"very impressive alliteration, sir," Gax's tinny voice announced from the back of the group.

"Why, thank you, Gax." Mr. Beeba grinned, turning his head back to give Gax a wink. "I was rather pleased with it myself!"

I craned my neck, trying to get a peek at what lay beyond the ridge. All I could see was a range of mountains, purple and white in the distance. But as we plodded forward, I saw something tall and pointy, too perfect-looking to be a simple outcropping of stone.

"Spuckler," I called, pointing with an icy finger. "What is that?"

"I dunno, 'Kiko," he answered. "It's kinda funny-lookin', ain't it?"

We kept moving, gradually speeding up in our eagerness to figure out what we were seeing. As we made our way to the top of the ridge, the tall, pointy thing revealed itself to be a stone tower. It was covered with detailed carvings, like the surface of a Mayan temple. The closer we went, the more we could make out. Eventually we saw a second tower a little farther to the right. Then two more towers over on the left. Every step we took seemed to reveal the top of another tower, until finally it dawned on me: All the towers were part of a single building. Alia Rellapor's castle!

Chapter 2

Spuckler was the first to get to the top of the ridge. He rested his hands on his hips and shook his head slowly back and forth.

"Hot dang!" he cried, following it up with a prolonged high-pitched whistle. "That is one heckuva place she's got there!"

I took the last few steps up to stand beside him and stood there gaping at the sight. Rising majestically from the side of an enormous snow-capped mountain, the castle was the size of an entire city. It was a mass of towers and walls, covered with alien decorations and ornate, soaring windows like the ones in a Gothic cathedral. It was scary and inviting and ugly and beautiful all at the same time. I'd never seen anything like it before, and I'm sure I never will again.

I glanced over at Poog, who was gazing at the castle with a strange, distant look in his eyes. It was almost as if he'd been there before and was familiar with every nook and cranny of the place. He wasn't smiling, but he wasn't exactly frowning, either. He was just really . . . I don't know, serious.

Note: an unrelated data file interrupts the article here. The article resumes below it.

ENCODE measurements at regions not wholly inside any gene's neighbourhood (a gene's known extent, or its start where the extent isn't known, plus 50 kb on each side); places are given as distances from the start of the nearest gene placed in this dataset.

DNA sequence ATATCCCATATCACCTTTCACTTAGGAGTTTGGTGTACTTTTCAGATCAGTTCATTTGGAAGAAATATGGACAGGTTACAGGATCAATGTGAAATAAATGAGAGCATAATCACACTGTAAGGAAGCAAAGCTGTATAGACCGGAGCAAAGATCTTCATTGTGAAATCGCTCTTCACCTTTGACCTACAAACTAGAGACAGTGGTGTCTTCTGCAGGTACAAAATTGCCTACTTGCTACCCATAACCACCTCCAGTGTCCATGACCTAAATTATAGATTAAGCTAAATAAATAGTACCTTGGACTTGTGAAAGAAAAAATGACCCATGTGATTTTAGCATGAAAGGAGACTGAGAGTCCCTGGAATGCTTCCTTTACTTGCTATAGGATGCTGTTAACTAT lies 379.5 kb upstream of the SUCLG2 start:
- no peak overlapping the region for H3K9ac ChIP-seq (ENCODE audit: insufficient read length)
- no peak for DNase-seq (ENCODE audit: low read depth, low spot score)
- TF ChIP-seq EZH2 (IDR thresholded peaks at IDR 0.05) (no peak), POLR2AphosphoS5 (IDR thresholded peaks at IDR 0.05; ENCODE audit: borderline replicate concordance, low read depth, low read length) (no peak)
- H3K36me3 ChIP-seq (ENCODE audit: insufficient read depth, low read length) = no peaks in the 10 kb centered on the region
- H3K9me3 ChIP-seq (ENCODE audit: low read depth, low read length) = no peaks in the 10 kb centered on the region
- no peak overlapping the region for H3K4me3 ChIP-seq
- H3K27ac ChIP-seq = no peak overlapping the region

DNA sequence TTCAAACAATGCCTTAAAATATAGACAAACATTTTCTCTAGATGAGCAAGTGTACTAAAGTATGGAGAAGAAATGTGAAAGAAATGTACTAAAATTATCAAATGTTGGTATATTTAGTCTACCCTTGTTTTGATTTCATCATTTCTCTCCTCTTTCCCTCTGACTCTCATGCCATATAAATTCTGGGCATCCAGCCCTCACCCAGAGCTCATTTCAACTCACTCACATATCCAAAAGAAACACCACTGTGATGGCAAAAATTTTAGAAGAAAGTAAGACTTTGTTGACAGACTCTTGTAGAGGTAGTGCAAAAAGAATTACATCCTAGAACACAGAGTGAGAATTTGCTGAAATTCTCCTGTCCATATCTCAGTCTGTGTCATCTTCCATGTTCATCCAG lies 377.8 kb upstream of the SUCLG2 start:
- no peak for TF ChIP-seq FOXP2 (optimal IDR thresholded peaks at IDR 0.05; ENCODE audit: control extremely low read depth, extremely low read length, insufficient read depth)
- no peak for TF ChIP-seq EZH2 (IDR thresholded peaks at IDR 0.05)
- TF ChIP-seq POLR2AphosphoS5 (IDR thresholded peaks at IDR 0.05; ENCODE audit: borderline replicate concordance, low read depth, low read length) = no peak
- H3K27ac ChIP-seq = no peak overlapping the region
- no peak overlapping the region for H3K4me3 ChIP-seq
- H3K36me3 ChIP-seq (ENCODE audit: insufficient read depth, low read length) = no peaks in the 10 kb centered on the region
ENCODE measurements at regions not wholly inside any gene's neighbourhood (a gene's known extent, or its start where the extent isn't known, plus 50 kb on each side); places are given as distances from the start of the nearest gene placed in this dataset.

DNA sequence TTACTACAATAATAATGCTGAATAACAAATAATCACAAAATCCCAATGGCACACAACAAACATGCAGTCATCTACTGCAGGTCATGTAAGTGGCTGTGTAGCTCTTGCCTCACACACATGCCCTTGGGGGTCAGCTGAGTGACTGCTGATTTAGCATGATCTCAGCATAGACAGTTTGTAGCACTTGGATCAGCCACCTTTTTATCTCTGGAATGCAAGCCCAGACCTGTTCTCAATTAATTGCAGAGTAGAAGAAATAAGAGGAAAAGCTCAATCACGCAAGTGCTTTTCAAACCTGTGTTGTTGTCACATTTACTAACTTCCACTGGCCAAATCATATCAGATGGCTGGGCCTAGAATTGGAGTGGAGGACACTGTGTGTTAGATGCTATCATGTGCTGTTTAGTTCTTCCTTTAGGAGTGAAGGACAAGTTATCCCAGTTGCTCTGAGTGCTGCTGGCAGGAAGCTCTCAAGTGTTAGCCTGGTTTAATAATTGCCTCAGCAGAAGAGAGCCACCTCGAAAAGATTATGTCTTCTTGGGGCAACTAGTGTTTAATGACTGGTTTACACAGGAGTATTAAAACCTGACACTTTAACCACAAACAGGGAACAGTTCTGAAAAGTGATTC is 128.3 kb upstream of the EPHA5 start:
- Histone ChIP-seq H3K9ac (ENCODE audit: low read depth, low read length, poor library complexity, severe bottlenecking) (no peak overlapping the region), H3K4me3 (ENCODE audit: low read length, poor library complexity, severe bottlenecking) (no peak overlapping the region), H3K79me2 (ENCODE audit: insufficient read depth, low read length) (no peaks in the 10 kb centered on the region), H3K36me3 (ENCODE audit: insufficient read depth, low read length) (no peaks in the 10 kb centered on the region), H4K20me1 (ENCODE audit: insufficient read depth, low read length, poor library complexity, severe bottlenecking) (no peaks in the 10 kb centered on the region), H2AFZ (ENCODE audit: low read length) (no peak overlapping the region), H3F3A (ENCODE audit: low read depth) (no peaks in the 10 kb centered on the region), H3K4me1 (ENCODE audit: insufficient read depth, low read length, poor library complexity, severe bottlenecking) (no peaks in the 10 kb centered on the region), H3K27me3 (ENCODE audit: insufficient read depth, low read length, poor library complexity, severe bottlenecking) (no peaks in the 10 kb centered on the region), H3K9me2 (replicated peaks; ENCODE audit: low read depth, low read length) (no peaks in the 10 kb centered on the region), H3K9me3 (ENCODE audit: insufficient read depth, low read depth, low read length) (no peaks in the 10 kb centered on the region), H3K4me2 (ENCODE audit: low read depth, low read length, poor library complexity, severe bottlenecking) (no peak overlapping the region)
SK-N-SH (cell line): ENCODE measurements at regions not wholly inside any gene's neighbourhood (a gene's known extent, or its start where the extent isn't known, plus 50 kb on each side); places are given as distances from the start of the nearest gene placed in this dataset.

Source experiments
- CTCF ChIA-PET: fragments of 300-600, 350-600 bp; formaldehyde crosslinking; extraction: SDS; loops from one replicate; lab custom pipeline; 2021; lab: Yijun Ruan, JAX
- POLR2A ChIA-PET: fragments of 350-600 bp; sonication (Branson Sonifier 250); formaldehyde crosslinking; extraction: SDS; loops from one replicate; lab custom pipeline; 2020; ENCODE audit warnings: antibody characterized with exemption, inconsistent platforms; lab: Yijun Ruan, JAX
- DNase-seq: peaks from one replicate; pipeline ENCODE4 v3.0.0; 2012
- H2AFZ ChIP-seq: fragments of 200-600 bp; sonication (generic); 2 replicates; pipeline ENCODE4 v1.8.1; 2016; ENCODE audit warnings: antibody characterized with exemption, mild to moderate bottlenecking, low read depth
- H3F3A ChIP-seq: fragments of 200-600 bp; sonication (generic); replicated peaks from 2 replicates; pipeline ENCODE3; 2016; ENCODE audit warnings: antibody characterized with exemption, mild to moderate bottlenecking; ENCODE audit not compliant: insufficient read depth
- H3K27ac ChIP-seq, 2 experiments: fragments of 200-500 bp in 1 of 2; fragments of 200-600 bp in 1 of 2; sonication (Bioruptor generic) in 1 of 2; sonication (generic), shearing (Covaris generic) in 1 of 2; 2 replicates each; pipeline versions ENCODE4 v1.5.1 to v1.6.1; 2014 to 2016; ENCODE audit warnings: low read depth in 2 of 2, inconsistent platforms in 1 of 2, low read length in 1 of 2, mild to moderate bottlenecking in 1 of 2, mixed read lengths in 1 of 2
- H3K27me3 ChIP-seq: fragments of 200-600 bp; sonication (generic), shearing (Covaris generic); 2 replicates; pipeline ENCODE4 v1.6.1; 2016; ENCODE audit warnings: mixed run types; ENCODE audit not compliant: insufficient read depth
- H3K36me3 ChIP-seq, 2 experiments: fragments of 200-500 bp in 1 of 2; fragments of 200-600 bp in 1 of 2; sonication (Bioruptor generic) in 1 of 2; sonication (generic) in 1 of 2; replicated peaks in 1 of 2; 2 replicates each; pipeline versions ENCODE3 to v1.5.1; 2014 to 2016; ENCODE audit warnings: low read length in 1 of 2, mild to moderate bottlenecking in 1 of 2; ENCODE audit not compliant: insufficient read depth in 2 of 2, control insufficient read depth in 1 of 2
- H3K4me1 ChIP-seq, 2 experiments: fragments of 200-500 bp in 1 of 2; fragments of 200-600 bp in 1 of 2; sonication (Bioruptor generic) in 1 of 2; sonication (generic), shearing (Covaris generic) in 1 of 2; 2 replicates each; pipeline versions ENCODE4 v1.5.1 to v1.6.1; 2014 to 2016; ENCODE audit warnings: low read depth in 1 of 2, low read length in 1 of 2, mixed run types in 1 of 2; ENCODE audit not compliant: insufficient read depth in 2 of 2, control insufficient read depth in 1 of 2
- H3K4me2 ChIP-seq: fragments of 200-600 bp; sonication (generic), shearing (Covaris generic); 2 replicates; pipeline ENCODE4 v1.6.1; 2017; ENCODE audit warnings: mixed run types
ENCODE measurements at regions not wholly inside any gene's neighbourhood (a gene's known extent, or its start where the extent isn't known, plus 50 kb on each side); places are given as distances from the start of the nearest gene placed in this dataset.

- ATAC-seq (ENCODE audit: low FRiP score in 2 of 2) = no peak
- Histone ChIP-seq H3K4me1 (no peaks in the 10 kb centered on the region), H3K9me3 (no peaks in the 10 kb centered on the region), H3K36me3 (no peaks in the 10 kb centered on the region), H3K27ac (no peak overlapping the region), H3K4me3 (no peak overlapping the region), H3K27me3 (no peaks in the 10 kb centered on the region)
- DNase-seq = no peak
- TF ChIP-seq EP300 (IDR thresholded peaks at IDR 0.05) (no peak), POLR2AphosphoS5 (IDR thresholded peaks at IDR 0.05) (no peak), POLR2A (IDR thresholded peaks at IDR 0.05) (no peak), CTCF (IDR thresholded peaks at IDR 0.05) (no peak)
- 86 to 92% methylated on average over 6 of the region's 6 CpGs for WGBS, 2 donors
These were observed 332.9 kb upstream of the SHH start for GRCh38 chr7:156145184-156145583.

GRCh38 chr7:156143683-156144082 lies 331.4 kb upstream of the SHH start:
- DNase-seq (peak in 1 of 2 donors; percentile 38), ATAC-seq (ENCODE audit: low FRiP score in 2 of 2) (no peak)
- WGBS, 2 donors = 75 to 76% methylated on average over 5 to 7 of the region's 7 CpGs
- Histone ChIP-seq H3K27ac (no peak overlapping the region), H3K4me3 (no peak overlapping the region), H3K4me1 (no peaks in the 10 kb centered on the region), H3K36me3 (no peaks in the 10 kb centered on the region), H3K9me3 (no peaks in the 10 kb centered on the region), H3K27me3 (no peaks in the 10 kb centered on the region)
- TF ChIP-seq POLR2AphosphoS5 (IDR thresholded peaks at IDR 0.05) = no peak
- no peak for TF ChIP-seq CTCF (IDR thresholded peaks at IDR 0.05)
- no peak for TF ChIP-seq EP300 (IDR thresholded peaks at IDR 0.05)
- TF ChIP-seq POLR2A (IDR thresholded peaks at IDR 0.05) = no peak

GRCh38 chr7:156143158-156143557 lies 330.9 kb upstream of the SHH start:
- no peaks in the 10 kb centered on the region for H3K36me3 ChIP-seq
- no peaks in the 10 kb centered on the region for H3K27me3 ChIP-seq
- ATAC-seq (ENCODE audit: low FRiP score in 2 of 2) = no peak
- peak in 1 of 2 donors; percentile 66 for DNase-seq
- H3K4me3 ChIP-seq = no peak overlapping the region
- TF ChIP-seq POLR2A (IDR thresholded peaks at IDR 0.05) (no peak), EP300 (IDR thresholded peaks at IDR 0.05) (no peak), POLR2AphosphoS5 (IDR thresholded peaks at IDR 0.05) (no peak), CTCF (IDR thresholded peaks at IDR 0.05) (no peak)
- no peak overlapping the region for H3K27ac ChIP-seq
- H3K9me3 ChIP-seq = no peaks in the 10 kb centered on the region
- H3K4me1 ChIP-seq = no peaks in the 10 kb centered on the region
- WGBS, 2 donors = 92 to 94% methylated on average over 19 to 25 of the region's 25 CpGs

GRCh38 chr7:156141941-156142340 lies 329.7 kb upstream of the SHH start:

"Astonishing!" Mr. Beeba wheezed, bent over with his hands on his knees. "I don't believe I've ever seen such a hideous mishmash of architectural styles!"

"It's . . . ," I began, struggling to come up with a decent adjective. I gave up after a minute, sighed, then just said, ". . . amazing."

"All right, folks, we didn't come all this way just to enjoy the view," Spuckler said. "Let's march on down there and find a way inside."

"you make it sound so easy, sir," Gax squeaked, rattling a bit in the frigid wind.

"Yes, Spuckler," Mr. Beeba agreed. "It won't be a simple matter of strolling up to the front door and ringing the bell. There's no telling what sort of sentinels Alia has dispatched to guard this fortress. We'll be putting our lives in peril merely attempting to go anywhere near the place."

"Yeah, well, we've managed to get this far," Spuckler retorted with a grin. "No sense gettin' cold feet now."

I swallowed hard and followed Spuckler as he strutted down the road leading to the castle. Mr. Beeba, Poog, and Gax joined us, looking no more eager to get inside that castle than I was.

The mountains with their snowy peaks rose menacingly all around us as we moved farther and farther down toward the castle. I stumbled once or twice on the stony path and found myself thinking of something my dad once told me about mountain climbing. He was born and raised in a small mountain village in Japan, and he always claims he had to climb a mountain every day just to get to school. I find that a little hard to believe (especially because my mom gives me a wink every time he says it), but he swears it's true. I don't know, maybe it was just a small mountain.

Anyway, he told me that climbing down a mountain is just as hard as climbing up one, and that sometimes it can be even more dangerous. People going down a mountain can start to move too fast if they're not careful. Then if they take just one bad step—

"Spuckler!" Mr. Beeba called out, interrupting my thoughts. "Look down there to the right. Those are Torg patrols, aren't they?"

"Good eyes, Beebs," Spuckler answered, stopping in his tracks.

I tried to get a look at what Mr. Beeba was talking about, but all I could see were these little gray dots in the distance.

"Torg patrols?" I asked.

"The word Torg is an acronym, Akiko," Mr. Beeba explained. "It stands for Turbo Obtuvian Retramodular Gigatron."

There was a very long pause.

"Torg patrols?" I asked again.

"They're general-use robots," Spuckler said, as if he were translating for Mr. Beeba. "They can be programmed to do almost anything. Why, this whole castle was prob'ly built by Torgs."